Good luck with doctors moving forward. Hope you resolve it fast and feel better.

      Let us know how it goes.

      If you are prone to anxiety, but were never diagnosed with anxiety disorder or depressive disorders, plain anxiety is likely not the cause. If there is family background of more notable related conditions including OCD this may be pertinent for your therapist. They will explore your overall condition and tendencies and assess the best way to approach your manifesting concern along with any other potential borderline symptoms. (Everyone has some borderline psychopathology, at least mild neuroses so don't worry about that part too much biggrin

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  • Posted

    I’m super relieved to hear someone dealing with the EXACT thing I deal with. Only thing is I don’t faint at the words or thoughts, I actually feel the need to cry. Even shown an imagine of the reproductive system (only for female) I want to cry.

    I also have an odd case of hemaphobia in that, once again, don’t faint, but I want to cry. Not even for all blood either, it’s only certain scenarios, such as the thought of tampons, or specific images of people covered in blood. But when I see blood in real life, I handle it just fine, I don’t know if that’s my instincts being strong or not. 

    And I also tend to cry at the thought of the menstrual cycle, but once again I handle it just fine when it happens, except for sometimes when I feel overexposed, such as leaks and stains, or even being shamed by guys who think it is funny, or who think women are the worst things ever. All these things are oddly interrelated and I cannot wrap my head around it. 

    Im at a younger age, and I’m not comfortable seeking a doctor, because I don’t want other family members involved in this. But I will seek help later on in life if it still bothers me as much as it does now.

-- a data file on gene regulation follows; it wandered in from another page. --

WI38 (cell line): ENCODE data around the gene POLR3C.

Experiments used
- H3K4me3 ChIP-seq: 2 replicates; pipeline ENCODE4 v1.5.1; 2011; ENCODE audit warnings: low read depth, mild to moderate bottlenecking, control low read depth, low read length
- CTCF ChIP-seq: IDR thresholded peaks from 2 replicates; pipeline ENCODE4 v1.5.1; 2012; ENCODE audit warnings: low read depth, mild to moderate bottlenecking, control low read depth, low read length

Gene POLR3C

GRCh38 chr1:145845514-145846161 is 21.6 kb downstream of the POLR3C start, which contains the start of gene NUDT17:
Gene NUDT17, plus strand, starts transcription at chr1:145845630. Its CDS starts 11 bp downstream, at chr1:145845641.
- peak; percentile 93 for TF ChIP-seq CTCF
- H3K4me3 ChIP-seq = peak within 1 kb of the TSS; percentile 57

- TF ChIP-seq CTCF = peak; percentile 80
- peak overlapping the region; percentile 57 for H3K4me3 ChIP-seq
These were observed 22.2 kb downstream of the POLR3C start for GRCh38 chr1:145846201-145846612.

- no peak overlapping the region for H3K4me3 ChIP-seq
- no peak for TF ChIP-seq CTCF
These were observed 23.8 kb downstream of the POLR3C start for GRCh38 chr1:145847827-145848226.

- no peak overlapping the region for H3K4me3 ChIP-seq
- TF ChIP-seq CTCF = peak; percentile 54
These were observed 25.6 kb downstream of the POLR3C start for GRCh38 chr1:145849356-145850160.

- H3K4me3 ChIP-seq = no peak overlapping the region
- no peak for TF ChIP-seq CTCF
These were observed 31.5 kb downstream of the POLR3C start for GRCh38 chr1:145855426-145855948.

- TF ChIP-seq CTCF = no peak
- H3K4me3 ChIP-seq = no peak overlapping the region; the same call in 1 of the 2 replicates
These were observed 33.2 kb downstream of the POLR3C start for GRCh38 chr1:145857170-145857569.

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    • Posted

      I used to have a great fear of anything gynaecological: for over 10 years nothing went in my vagina. I don't have that fear now. I'm afraid mine is a bit of a sad story. Because of my fear I stopped going for smear tests only to end up with a stage 2 cervical cancer. The utter shock of my diagnosis and all the treatment I've had to go through has made internal investigations, such as smear tests, seem like a walk in the park. Ironically I now have to perform vaginal dilation 3 times a week to stop my vagina narrowing (a side effect of radiotherapy). With hindsight I now put my fear down to lack of familiarity with my body. If I had my time again I would familiarise myself with my genitalia as follows: looking with a mirror, using a good quality small vibrator and a good quality lubricant. The latter is what I've had to do to enable me to carry out dilation. There's no need to put oneself under pressure but just take it slowly one step at a time. Some of the websites selling vibrators offer good health advice.